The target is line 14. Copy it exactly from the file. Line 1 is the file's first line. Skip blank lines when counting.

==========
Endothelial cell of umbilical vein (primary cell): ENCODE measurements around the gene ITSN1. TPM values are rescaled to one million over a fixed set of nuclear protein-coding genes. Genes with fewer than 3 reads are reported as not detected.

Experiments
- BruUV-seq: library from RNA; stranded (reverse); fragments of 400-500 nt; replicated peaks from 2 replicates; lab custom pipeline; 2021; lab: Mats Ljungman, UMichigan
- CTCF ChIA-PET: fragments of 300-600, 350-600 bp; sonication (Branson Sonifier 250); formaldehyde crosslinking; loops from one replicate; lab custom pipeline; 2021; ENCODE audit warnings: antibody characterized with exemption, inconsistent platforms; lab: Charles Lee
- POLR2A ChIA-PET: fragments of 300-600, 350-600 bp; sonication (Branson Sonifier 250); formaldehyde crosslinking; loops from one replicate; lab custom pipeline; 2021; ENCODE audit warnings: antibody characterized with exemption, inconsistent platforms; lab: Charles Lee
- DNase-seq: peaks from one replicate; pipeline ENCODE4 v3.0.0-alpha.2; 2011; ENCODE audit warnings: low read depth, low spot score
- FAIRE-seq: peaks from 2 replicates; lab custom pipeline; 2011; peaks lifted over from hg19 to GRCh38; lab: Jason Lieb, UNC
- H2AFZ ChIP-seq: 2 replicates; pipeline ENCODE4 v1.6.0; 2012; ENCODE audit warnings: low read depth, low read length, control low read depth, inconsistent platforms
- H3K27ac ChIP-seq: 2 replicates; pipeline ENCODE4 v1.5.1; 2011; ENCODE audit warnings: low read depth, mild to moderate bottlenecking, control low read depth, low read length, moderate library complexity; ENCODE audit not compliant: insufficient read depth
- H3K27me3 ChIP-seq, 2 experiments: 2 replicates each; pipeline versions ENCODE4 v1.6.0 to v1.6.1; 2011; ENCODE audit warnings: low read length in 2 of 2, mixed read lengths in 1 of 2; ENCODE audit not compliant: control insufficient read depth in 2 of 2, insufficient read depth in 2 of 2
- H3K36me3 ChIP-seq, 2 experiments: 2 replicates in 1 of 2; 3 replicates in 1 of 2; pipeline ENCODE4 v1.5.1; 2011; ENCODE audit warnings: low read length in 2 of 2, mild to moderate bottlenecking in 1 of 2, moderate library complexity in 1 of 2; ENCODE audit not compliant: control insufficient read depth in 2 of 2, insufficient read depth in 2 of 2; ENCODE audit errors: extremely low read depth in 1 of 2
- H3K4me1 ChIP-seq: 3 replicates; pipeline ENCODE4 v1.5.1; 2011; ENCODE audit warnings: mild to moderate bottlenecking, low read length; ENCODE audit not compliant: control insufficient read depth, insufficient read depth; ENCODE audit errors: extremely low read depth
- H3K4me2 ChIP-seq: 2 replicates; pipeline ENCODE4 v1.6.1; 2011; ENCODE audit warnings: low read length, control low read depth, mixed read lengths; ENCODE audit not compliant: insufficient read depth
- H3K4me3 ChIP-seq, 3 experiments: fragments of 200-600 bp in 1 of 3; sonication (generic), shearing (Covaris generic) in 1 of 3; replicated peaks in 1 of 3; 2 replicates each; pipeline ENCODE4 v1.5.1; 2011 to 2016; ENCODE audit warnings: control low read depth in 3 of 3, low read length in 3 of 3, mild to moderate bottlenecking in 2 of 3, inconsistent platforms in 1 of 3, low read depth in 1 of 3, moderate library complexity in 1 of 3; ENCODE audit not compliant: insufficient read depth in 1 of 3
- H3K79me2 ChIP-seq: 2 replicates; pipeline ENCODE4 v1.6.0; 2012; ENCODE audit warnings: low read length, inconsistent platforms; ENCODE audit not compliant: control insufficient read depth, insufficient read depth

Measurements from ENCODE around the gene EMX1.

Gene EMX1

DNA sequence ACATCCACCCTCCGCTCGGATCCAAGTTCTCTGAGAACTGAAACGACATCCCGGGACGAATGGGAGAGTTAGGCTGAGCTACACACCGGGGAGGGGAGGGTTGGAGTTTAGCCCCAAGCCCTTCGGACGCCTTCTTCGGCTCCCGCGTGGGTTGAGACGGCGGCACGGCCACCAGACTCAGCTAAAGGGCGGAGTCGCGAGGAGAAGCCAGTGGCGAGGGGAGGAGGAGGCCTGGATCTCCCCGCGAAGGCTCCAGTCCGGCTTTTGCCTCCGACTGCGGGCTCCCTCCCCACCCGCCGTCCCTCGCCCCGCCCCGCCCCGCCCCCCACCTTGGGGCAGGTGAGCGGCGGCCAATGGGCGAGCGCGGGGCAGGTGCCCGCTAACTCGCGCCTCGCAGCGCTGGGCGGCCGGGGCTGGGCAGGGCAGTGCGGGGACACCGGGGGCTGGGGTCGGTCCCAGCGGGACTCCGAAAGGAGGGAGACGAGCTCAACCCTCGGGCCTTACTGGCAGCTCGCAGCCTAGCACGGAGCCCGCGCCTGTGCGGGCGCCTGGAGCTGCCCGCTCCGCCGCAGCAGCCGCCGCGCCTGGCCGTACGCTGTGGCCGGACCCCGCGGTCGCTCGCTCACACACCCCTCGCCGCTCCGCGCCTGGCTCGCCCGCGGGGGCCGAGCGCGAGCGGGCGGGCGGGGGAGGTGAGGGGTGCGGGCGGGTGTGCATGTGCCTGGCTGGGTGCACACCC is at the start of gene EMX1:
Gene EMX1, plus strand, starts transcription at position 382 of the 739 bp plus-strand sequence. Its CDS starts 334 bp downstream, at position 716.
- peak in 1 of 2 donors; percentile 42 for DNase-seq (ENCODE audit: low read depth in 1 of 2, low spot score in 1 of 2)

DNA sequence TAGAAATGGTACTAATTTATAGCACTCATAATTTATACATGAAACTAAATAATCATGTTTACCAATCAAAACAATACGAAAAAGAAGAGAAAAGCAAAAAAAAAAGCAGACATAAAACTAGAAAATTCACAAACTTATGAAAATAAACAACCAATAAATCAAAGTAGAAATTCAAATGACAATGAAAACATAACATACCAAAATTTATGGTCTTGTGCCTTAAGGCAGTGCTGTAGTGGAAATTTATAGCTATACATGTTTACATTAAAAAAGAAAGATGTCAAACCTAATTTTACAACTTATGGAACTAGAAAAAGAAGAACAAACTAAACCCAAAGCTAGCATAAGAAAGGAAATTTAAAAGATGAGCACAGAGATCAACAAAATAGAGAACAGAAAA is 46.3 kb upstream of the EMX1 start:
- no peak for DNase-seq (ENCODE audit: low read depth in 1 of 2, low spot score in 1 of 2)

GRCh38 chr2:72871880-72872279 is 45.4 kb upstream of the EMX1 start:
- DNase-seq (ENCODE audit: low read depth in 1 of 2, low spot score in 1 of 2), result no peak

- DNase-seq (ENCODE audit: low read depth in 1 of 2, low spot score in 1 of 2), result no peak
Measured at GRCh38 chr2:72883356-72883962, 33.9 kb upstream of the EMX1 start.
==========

- H3K4me3 ChIP-seq, 3 experiments: fragments of 200-600 bp in 1 of 3; sonication (generic), shearing (Covaris generic) in 1 of 3; replicated peaks in 1 of 3; 2 replicates each; pipeline ENCODE4 v1.5.1; 2011 to 2016; ENCODE audit warnings: control low read depth in 3 of 3, low read length in 3 of 3, mild to moderate bottlenecking in 2 of 3, inconsistent platforms in 1 of 3, low read depth in 1 of 3, moderate library complexity in 1 of 3; ENCODE audit not compliant: insufficient read depth in 1 of 3